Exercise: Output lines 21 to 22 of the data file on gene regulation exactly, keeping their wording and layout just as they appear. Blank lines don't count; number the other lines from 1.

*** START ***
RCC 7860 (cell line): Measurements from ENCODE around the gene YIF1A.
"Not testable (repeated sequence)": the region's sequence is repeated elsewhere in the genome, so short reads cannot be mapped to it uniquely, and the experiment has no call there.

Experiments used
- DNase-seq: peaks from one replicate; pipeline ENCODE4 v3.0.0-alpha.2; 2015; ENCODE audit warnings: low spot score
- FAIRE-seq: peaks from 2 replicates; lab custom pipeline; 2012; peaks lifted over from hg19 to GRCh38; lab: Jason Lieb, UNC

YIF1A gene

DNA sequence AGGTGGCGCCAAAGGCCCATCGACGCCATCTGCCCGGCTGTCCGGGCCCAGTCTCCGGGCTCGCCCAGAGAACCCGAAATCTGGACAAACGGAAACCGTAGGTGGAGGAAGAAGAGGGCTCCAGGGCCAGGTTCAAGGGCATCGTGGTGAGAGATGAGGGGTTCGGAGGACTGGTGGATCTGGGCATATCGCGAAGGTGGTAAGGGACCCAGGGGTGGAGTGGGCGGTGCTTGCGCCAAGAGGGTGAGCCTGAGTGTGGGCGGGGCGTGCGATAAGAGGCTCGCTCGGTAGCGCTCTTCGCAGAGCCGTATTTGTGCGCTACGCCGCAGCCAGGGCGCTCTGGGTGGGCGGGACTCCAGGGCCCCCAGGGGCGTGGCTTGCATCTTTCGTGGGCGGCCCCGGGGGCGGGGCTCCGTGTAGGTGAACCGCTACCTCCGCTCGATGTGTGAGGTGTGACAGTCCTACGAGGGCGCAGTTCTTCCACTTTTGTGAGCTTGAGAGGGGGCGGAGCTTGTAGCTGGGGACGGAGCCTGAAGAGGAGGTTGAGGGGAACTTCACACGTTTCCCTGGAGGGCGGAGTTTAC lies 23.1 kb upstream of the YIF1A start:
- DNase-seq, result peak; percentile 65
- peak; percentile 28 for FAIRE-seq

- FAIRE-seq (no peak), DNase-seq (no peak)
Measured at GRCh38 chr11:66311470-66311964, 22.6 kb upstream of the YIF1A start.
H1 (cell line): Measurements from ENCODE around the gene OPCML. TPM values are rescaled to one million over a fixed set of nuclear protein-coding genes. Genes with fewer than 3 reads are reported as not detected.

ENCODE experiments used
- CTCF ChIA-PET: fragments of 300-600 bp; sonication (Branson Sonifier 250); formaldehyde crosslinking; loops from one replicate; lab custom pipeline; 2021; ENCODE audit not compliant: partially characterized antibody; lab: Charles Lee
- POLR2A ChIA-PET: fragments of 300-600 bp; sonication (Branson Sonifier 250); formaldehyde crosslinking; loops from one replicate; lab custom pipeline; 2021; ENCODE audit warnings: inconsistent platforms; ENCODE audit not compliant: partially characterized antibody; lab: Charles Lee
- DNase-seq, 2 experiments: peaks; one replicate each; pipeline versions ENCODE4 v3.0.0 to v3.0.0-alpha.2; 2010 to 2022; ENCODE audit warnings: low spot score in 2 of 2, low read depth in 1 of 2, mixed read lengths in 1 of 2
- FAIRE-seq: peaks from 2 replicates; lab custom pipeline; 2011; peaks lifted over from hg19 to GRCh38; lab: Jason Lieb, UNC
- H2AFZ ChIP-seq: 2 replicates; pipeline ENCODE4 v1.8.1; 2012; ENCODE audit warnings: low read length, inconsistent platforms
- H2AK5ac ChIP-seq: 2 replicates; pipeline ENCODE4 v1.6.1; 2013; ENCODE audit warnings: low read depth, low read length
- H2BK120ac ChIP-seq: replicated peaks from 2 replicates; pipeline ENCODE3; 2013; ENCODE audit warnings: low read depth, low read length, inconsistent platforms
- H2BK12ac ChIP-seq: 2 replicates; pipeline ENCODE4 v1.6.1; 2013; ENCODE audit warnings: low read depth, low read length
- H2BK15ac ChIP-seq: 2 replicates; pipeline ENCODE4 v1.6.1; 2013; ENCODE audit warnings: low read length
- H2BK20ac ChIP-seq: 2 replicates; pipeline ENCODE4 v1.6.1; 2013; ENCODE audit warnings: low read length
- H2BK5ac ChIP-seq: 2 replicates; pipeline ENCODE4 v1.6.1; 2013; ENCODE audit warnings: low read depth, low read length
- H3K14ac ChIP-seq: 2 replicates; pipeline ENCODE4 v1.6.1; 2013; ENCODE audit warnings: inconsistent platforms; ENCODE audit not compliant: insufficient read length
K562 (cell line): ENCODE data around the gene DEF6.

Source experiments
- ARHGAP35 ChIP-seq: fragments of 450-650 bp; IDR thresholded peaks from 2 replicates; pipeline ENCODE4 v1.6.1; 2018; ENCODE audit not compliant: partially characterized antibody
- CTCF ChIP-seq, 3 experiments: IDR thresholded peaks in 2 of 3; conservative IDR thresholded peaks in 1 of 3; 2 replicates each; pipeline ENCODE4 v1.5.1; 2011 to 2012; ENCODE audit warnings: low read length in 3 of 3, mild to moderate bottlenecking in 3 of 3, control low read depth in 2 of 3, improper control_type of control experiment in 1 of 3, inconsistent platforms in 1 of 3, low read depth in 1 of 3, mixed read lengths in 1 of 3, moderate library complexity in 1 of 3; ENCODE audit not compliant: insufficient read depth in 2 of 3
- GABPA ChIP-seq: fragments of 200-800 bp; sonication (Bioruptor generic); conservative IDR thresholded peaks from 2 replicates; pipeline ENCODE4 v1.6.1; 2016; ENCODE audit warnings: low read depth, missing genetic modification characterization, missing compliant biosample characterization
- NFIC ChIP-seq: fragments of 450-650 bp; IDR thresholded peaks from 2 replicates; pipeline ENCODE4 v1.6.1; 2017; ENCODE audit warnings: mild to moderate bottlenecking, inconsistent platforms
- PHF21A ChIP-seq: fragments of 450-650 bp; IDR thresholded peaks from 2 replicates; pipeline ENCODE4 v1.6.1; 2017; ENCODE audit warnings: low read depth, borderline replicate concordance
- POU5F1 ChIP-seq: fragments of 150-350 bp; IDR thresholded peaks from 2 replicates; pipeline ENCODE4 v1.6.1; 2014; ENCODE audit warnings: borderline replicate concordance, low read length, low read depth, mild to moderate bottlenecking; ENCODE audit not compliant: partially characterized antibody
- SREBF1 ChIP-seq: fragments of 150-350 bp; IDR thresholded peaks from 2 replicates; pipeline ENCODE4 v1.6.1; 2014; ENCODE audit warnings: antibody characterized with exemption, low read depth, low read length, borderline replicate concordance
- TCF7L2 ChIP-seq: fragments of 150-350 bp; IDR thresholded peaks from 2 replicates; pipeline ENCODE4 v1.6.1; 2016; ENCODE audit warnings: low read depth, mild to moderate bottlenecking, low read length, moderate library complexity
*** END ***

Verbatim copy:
- H2BK12ac ChIP-seq: 2 replicates; pipeline ENCODE4 v1.6.1; 2013; ENCODE audit warnings: low read depth, low read length
- H2BK15ac ChIP-seq: 2 replicates; pipeline ENCODE4 v1.6.1; 2013; ENCODE audit warnings: low read length